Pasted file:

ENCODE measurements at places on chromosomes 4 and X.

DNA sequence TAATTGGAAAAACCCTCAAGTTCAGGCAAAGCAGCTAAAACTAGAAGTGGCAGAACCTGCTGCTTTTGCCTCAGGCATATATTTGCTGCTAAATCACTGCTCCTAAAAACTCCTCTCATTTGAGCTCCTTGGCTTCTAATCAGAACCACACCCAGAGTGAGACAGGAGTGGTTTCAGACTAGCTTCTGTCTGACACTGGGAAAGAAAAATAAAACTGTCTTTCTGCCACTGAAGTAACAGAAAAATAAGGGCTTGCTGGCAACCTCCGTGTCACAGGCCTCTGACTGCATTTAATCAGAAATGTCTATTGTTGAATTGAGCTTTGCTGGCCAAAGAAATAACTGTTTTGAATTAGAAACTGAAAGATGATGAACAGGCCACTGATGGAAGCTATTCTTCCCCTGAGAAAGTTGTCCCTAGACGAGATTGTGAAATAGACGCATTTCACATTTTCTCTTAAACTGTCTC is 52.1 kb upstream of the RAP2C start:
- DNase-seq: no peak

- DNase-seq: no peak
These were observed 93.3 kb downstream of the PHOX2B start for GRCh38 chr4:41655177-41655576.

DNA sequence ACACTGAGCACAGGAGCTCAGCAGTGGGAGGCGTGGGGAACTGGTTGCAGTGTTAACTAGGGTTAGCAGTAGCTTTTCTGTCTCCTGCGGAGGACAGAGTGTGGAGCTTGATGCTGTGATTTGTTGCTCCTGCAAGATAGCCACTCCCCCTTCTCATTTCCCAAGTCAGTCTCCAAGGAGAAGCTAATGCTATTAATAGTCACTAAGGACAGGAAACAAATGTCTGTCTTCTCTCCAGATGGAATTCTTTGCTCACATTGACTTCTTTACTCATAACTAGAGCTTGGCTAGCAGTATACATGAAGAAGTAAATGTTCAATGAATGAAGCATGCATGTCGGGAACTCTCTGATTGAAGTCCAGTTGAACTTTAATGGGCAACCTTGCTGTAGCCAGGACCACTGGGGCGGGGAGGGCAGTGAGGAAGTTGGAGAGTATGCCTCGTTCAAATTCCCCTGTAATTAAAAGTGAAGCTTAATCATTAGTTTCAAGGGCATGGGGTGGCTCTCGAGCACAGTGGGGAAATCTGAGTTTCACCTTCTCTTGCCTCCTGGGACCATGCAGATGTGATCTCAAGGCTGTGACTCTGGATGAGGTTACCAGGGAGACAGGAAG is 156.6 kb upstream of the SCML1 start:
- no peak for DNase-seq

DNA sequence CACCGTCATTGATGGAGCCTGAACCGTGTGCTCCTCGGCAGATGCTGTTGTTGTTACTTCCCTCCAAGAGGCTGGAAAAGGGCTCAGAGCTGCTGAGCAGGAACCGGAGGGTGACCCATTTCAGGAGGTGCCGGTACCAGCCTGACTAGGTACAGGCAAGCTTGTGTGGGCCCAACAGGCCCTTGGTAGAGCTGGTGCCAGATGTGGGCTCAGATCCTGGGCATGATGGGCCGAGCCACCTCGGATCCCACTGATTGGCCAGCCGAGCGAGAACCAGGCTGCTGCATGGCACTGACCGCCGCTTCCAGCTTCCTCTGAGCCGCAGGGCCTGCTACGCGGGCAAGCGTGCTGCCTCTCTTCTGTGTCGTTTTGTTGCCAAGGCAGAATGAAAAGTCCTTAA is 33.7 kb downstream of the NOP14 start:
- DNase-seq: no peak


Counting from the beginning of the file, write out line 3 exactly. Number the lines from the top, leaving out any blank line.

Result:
- DNase-seq: no peak